We look forward to driving the new 2022 Chevy Bolt and Bolt EUV and finding more good things to say about them. We still don’t have all the details yet. We don’t know if GM stole the spare as it did in the current Bolt, if the vehicles are fun to drive (the outgoing Bolt sure is), and if the discounting will match the $20K to $26K cost point buyers have come to expect when shopping for a new Bolt. Watch Torque News for updates.

John Goreham is a long-time New England Motor Press Association member and recovering engineer. Following his engineering program, John also completed a marketing program at Northeastern University and worked with automotive component manufacturers. In addition to Torque News, John's work has appeared in print in dozens of American newspapers and he provides reviews to many vehicle shopping sites. You can follow John on Twitter, and view his credentials at Linkedin


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Comments

Fourth fail, and this is the biggest imho: no upgrade in dc fast charging. Still 55 kw max, as opposed to Tesla 250 and Porsche 300.
Thanks for adding that, Lucy. I considered it, but with our polling showing that almost all GM EV owners charge almost exclusively at home, we were not sure if we should highlight it. But you did :)
The Bolt is designed and built to a price point. And for now, the Bolt and EUV model are the only two EVs that GM sells. I agree that (like the Nissan Leaf) Chevy has the problem that older models have dropped off in price, so it is hard to justify a $33K price for a vehicle that is just a refreshed model (the 2022 Bolt). To Chevy's defense, they have addressed nearly all of the main concerns of existing owners with the '22 Bolt and EUV models. Regarding the batteries. Ultium is just a marketing name. LG Chem has produced the Bolt's batteries, and they will have many types of batteries that are packaged as Ultium. The 2020 and newer Bolt battery pack has been very competitive, so I do not see this as an issue, especially at this lower price point. Speaking of price point I don't see other $33K EV crossovers with AWD, do you? The Bolt and EUV models are transition EVs for GM as they expand their fleet of new models. AWD would be cool, but I don't see it in GM EVs until their next gen of clean slate EVs come out. When Chevy first announced the Bolt EUV I really thought that they were going to drop two Bolt engines into their Trailblazer to make a 400HP EV crossover to directly compete against the Mach-E (and RAV4 Prime), but GM was not that bold, so we are getting the current evolutionary models. If GM gets their federal subsidies back, then I think that the refreshed Bolt and EUV models will be a relative success and competitive with their net price at the low to mid $20k level.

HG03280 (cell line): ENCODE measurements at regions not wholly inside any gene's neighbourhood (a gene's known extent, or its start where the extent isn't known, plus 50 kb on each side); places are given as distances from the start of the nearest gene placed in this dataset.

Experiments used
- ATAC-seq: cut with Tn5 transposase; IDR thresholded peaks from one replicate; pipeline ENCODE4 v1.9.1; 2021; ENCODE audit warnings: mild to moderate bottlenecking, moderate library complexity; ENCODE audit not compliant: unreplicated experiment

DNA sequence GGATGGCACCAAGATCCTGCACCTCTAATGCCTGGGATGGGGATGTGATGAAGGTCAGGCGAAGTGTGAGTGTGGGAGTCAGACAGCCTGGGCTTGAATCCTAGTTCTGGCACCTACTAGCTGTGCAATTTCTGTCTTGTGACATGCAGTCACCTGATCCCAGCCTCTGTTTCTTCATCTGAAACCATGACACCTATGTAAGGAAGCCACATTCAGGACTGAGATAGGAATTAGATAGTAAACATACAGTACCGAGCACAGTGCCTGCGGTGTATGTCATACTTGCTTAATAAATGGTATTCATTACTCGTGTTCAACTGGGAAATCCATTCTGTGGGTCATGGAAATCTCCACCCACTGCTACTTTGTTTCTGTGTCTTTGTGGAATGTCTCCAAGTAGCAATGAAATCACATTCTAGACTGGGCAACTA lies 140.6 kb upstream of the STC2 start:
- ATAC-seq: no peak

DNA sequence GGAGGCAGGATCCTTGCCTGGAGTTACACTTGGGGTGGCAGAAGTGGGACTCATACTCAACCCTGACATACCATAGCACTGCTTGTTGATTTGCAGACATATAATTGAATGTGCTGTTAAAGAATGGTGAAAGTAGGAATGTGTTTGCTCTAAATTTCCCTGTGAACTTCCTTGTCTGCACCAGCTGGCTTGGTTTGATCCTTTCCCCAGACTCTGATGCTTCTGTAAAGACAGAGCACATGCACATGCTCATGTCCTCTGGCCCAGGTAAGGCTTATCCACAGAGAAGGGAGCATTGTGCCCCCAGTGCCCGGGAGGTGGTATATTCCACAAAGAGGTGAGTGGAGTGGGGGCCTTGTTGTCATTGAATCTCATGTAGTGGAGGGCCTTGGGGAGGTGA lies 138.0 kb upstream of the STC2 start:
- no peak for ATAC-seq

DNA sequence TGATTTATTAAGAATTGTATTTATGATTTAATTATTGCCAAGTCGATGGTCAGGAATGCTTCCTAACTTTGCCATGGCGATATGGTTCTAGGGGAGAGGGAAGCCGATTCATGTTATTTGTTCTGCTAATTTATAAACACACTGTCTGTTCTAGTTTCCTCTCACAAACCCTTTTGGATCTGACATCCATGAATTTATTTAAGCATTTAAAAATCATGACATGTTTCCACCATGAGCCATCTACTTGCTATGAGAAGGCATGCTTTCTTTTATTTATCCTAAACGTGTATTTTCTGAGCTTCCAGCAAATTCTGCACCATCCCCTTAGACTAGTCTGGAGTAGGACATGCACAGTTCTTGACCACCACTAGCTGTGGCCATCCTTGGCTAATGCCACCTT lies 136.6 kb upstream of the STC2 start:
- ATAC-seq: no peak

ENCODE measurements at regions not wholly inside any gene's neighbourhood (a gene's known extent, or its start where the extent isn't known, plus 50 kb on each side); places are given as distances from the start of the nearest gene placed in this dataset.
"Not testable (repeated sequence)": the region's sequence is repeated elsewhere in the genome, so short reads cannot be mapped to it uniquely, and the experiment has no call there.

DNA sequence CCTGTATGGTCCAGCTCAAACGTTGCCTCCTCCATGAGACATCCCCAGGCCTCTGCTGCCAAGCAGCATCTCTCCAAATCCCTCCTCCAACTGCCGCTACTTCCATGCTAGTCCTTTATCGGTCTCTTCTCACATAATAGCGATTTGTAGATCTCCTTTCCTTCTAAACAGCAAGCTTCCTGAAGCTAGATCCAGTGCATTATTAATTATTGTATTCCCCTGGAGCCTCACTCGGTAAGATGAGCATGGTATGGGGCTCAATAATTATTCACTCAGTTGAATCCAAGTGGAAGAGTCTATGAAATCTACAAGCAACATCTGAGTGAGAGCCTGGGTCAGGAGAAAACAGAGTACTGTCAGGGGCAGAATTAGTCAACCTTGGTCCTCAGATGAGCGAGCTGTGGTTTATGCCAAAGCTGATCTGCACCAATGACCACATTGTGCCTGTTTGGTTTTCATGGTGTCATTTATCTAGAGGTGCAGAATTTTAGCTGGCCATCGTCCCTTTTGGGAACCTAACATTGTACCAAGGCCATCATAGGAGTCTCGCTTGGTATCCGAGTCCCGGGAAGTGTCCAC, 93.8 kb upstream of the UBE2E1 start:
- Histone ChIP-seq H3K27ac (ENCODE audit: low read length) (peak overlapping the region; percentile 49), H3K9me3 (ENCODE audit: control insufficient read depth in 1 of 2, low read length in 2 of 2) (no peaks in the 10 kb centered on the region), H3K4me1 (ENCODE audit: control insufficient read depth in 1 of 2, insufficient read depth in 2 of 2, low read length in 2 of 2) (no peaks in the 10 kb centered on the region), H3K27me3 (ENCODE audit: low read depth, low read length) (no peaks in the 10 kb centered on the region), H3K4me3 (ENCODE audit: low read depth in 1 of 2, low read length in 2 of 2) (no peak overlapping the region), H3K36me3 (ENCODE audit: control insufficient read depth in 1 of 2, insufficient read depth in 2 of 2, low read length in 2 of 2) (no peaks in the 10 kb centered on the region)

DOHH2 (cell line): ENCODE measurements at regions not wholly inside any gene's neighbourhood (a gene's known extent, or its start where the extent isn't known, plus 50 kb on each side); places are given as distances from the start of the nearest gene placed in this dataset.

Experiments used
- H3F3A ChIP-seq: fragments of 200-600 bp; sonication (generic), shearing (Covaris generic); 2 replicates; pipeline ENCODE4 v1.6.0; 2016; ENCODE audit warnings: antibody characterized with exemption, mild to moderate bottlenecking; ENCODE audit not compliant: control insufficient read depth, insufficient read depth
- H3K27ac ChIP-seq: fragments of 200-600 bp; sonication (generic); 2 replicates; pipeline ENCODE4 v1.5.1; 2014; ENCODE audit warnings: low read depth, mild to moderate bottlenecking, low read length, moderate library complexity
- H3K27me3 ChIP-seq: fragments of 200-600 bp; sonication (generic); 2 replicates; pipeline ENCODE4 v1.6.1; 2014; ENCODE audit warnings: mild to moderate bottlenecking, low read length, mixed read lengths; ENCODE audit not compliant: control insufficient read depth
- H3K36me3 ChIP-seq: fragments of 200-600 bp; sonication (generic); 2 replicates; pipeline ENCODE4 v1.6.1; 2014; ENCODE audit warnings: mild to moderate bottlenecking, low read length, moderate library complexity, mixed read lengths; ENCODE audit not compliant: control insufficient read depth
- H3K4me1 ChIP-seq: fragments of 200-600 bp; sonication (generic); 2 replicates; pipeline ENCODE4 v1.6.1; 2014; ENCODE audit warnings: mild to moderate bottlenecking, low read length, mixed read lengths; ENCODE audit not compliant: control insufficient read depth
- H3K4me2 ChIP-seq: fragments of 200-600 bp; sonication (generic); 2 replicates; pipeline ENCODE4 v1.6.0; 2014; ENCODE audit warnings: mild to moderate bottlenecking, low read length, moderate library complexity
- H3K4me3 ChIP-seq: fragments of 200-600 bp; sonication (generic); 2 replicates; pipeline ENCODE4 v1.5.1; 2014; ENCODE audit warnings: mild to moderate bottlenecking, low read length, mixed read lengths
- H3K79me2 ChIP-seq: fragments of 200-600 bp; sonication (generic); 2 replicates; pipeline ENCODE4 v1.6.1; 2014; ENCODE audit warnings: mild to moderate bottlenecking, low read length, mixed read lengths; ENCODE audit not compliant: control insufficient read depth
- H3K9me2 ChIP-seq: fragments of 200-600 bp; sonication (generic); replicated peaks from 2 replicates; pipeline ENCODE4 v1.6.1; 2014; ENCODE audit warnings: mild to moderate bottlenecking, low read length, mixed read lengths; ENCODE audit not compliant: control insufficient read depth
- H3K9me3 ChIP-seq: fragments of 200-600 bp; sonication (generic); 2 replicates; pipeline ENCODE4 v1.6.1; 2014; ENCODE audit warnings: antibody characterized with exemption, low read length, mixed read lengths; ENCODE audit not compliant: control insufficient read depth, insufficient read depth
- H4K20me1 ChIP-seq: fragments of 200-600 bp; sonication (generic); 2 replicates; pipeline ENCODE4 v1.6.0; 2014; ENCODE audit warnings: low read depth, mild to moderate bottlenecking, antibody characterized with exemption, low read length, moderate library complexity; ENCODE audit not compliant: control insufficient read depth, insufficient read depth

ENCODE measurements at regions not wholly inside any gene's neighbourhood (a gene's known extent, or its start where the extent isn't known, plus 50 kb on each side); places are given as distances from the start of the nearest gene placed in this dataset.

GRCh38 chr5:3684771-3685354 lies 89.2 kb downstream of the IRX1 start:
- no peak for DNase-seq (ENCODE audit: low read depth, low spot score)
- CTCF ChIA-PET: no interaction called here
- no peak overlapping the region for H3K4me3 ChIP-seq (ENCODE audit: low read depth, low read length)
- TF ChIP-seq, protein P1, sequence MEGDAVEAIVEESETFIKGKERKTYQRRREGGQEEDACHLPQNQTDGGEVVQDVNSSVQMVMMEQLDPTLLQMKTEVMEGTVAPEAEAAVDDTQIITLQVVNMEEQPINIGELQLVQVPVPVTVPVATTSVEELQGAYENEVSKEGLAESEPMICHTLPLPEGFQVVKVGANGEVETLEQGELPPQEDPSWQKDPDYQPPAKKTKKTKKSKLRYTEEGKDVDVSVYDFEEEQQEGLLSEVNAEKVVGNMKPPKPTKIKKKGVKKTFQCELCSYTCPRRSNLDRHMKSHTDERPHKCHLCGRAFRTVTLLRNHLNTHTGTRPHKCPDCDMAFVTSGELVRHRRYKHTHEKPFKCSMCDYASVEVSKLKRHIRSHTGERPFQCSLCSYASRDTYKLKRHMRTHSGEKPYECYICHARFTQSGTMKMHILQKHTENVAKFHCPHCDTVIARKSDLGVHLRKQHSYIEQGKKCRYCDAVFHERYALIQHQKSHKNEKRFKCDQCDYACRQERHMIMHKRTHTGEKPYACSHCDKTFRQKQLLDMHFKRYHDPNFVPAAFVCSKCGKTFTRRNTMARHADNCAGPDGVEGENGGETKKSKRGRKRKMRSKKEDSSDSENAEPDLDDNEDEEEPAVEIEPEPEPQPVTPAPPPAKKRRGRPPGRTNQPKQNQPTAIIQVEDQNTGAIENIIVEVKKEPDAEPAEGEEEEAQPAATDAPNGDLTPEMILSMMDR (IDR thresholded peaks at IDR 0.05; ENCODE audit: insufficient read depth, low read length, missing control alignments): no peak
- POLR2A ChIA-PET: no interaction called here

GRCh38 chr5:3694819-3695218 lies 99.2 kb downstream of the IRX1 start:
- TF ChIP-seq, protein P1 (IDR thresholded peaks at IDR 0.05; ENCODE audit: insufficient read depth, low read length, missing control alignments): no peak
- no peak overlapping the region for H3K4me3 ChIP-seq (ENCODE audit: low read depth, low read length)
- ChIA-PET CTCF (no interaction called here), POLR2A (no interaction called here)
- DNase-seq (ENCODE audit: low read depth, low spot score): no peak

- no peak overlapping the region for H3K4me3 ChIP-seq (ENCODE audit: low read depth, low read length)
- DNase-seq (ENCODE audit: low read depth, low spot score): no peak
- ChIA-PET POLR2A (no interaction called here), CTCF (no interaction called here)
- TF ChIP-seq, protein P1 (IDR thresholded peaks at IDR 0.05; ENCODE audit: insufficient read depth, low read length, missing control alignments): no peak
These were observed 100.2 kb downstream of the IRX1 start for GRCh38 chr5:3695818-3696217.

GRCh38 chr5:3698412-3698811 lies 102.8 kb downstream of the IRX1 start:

Charging at home over night is awesome for all EVs. However, living in an apartment makes this convenience moot. And for the Bolt, with a range of approximately 250 in mild temperatures, the range will go down by as much as 50% in the winter driving at freeway speeds. Being able to charge up to 80% (charging speed slows significantly above 80% to protect the battery) at a dc station at 250 or 300 kw will take at most 15 minutes versus 45 minutes at 55. A huge difference for apartment dwellers and road trippers.
I think what is really needed is fast chargers at places where people routinely go, like grocery stores and shopping centers. Some are already there; more are needed. If people could plug in their Bolt for a half hour or so while grocery shopping, charging really wouldn't be much of an issue. Charging infrastructure remains a big challenge for mass EV adoption.
Battery chemistry was updated in 2020 resulting in a 10% increase in capacity. Other drivetrain components are the same. But, is there something wrong with those components that needs upgrading? I don't think so. Big trucks still operate with components designed in the 1930s. AWD would be nice for some, but not needed for most. This is not an SUV after all. A good set of snow tires is all most need for winter driving. As this excels as a low-cost local car, upgraded fast charging is not very important. Most people make few long trips, and those that do would be better off looking at other cars. I'm not sure what the Ultium battery would do for it, unless they increased battery capacity. But for its intended purpose, the current battery is absolutely fine. GM is building out a full line of EVs. They needn't be all the same. Future models will fit other niches, and those will include models with more robust use cases. The few percent of people who make lots of long trips want faster charging, the other 97% aren't clamoring for it. GM did deliver on what most people actually were asking for while keeping within their use case and price target.